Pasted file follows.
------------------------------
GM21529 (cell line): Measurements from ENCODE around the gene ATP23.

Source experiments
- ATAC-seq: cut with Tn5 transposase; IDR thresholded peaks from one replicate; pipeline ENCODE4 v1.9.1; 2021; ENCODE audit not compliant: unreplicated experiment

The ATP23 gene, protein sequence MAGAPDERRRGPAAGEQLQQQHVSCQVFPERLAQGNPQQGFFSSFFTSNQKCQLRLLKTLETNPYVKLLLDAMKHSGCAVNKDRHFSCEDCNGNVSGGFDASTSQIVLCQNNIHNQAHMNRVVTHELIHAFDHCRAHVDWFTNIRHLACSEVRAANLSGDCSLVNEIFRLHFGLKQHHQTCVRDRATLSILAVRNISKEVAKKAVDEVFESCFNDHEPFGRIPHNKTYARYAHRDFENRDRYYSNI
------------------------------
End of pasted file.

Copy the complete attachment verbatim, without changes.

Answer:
GM21529 (cell line): Measurements from ENCODE around the gene ATP23.

Source experiments
- ATAC-seq: cut with Tn5 transposase; IDR thresholded peaks from one replicate; pipeline ENCODE4 v1.9.1; 2021; ENCODE audit not compliant: unreplicated experiment

The ATP23 gene, protein sequence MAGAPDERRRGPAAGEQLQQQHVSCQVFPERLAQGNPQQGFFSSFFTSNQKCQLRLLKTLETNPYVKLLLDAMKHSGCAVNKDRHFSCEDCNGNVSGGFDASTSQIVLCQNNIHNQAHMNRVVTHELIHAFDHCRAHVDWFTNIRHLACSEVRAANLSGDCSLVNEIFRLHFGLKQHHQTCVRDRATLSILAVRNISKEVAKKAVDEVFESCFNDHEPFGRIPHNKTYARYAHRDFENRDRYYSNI